Wednesday, April 24, 2013

KMSU Spring Pledge Drive

89.7 KMSU FM "The Maverick" is currently holding its spring pledge drive. If you listen to Sounds of Cinema from this station, please consider making a financial contribution. You can make a pledge by calling 507-389-5678 or 1-800-456-7810. You can also make a pledge online at the the station's website.

If you listen to KMSU and enjoy its content, please help to ensure that the station stays on the air. In stressful and uncertain economic times we all have to take extra care in how we spend our money. But it is also important to remember that we demonstrate what we value by where and how we spend our money. Consider the impact that KMSU's program has on the community. Many of the programs, especially those that are locally produced, provide a very important service to the listenership and to the Mankato area as a whole.

It's also important to remember that pledges are not just about money. Space and funding are at a premium across higher education and in these times of strained budgets college radio stations have been sold to generate short term cash. When you make a pledge to KMSU you demonstrate that the station is valued by the community and that helps justify its continued existence.

On Sunday, April 28th, those listening to Sounds of Cinema from KMSU will hear a special pledge drive episode. Those listening from 89.5 KQAL FM in Winona will hear the regularly schedule program.

Sunday, April 21, 2013

'Die Hard' Replay

Today's episode of Sounds of Cinema was a replay of the Die Hard retrospective originally broadcast in February. You can find additional commentary on the Die Hard series here.

Sunday, April 14, 2013

Why Roger Ebert Matters

Film critic Roger Ebert died on April 4, 2013 at age 70. He was the most visible, prolific, and influential film critic of the last thirty years and his work shaped the way the public thought about movies and the way aspiring critics wrote about film. A writer for the Chicago Sun-Times from 1967 up until his passing, Ebert was also the author of numerous books, contributed commentary tracks to DVDs of classic films like Citizen Kane and Casablanca, and maintained a very popular blog.

Ebert rose to national prominence through the television show Sneak Previews which began airing on public television in 1975. In 1982 the show moved to commercial syndication and was retitled At the Movies. The weekly program was co-hosted by fellow Chicago film critic Gene Siskel and the two men brought serious but fun discussion of the movies into the living rooms of millions and in the process coined the now iconic phrase "two thumbs up." After Siskel’s death in 1999 Ebert continued to host the show with Richard Roeper until the program ended in 2010.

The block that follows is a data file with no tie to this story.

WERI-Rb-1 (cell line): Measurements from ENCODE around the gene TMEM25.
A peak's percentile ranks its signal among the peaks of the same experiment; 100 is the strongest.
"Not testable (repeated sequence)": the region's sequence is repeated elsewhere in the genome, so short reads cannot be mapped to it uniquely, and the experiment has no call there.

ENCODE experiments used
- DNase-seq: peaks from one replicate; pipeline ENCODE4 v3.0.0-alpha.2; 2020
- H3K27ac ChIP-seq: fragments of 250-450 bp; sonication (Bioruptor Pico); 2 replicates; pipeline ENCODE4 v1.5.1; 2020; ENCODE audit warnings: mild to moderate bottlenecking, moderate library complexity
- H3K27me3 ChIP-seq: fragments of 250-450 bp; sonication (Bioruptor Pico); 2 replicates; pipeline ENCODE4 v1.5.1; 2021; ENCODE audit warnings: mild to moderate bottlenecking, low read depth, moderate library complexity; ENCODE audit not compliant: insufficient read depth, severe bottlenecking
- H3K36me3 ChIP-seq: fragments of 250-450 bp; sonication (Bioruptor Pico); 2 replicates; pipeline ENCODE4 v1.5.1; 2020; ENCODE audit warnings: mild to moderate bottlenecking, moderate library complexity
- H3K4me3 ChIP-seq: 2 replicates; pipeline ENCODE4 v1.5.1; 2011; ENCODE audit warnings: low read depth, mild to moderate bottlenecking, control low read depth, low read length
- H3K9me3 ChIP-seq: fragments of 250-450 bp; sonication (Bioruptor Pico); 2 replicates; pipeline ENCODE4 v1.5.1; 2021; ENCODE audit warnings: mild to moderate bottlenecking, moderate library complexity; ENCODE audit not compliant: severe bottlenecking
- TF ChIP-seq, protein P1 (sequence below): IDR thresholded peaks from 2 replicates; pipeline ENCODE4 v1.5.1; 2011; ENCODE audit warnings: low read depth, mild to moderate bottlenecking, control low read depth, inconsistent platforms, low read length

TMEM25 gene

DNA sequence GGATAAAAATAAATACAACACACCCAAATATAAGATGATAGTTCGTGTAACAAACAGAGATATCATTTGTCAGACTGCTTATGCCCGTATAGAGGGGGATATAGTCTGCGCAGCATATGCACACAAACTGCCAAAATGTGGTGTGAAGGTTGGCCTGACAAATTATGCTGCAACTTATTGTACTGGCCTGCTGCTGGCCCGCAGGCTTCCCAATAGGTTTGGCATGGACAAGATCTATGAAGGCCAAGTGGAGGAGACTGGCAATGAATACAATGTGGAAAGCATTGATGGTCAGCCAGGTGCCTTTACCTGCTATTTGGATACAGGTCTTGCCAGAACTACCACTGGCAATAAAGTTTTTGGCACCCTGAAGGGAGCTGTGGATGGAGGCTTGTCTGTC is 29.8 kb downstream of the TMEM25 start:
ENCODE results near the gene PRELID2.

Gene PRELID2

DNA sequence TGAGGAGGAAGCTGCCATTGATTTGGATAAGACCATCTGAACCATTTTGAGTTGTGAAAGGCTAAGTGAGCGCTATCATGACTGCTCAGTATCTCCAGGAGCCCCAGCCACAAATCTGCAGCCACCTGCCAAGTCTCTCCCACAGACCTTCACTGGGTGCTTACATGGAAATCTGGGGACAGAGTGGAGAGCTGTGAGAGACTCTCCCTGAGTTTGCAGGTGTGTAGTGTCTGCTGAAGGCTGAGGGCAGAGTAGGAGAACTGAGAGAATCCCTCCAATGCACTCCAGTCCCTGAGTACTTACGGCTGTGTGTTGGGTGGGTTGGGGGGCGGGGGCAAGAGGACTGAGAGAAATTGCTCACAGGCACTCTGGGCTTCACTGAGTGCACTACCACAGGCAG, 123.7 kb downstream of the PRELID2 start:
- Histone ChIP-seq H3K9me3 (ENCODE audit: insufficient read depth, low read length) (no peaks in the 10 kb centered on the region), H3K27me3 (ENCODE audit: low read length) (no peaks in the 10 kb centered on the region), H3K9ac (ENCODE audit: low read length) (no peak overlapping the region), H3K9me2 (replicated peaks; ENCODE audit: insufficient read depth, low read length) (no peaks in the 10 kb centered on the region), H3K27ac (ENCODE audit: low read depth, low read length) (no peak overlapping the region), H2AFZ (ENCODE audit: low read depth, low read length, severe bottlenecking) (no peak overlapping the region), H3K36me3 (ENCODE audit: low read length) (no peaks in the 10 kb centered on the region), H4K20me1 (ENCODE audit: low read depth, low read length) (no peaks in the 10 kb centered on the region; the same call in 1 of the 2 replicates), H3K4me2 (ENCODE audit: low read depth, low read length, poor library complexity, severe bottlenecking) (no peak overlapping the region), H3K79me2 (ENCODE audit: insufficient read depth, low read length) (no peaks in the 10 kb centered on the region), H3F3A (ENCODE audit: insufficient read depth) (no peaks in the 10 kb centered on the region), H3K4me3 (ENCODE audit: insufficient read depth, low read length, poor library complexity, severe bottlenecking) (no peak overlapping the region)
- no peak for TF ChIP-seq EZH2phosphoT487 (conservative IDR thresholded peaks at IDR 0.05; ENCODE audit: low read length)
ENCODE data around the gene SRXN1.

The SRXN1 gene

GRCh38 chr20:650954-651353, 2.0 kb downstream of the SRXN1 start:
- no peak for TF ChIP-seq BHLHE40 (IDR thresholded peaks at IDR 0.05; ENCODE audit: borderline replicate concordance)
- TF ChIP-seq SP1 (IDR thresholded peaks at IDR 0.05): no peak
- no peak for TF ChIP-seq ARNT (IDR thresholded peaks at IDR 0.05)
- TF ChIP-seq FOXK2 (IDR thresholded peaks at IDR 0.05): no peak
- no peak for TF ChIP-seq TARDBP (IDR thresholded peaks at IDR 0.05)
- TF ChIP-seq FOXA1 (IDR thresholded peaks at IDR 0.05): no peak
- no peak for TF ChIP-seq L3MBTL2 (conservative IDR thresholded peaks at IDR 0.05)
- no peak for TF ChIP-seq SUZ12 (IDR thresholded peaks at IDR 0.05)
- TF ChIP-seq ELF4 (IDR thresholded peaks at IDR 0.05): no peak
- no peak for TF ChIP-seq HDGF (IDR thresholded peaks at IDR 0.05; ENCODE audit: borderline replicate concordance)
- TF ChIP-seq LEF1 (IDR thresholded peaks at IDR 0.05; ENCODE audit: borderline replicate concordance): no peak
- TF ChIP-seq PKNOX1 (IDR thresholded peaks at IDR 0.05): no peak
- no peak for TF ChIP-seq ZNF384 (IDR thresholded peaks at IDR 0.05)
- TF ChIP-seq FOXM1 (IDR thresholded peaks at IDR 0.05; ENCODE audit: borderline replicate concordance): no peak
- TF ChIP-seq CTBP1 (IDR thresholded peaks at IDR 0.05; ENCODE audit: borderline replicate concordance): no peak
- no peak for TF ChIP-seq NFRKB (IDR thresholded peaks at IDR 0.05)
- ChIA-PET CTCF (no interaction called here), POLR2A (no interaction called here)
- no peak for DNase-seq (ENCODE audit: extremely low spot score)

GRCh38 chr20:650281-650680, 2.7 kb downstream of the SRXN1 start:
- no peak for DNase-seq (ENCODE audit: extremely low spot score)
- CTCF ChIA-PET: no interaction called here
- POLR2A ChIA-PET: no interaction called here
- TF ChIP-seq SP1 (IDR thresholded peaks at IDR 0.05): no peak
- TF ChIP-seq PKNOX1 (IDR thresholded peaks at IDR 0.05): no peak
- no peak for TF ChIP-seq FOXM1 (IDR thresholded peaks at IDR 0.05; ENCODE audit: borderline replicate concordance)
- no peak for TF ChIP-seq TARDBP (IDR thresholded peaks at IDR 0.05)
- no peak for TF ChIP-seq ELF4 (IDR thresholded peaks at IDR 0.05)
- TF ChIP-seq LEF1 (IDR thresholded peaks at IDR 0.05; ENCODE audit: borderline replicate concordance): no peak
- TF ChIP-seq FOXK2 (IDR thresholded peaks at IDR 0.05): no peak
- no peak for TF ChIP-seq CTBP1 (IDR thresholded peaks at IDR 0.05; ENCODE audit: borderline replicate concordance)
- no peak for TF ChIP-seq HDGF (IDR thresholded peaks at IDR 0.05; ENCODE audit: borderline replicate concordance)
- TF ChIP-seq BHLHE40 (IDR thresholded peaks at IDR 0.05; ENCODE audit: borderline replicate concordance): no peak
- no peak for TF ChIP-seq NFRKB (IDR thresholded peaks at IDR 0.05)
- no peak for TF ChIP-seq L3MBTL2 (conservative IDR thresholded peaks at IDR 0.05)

Ebert’s combined impact across a variety of mediums was tremendous but the ultimate value of his life’s work was the way it encouraged listeners and readers to think about the movies. The Hollywood marketing machine would prefer if audiences don’t think and just obediently consume whatever product they thrust upon us. What film critics do, and Ebert was a leader in this regard, is to incite consciousness on the part of the viewer.

The attempt by critics to make viewers think about cinema is mostly carried out through the weekly grind of evaluating new releases. But Ebert went further. He and Gene Siskel used their television program to highlight trends in motion pictures that they found abominable, namely the slasher films of the 1980s and Hollywood’s attempts to market violence and warfare to children. They also highlighted filmmakers that they deemed important and dedicated entire episodes to discussing the work of directors like Stanley Kubrick and Quentin Tarantino. Ebert also took on the film industry itself, criticizing the MPAA’s rating system and critiquing the distribution strategies of Hollywood studios and national theater chains that virtually quarantined independent and art house cinema from most mainstream movie houses. And Ebert offered advice and criticism for his colleagues, writing rules of ethics for movie critics and questioning the usefulness of top ten lists.

One of Roger Ebert’s lesser known accomplishments was his efforts on behalf of independent and minority filmmakers. When Spike Lee’s feature Do the Right Thing was accused of potentially inciting racial violence, Ebert was one of the film’s most vocal defenders. He also was a staunch advocate of the documentary Hoop Dreams and took the Academy of Motion Picture Arts and Science to task for failing to recognize it with an Oscar nomination. In the opinion of film critic Wesley Morris, “No major critic did more for black movies than he did.”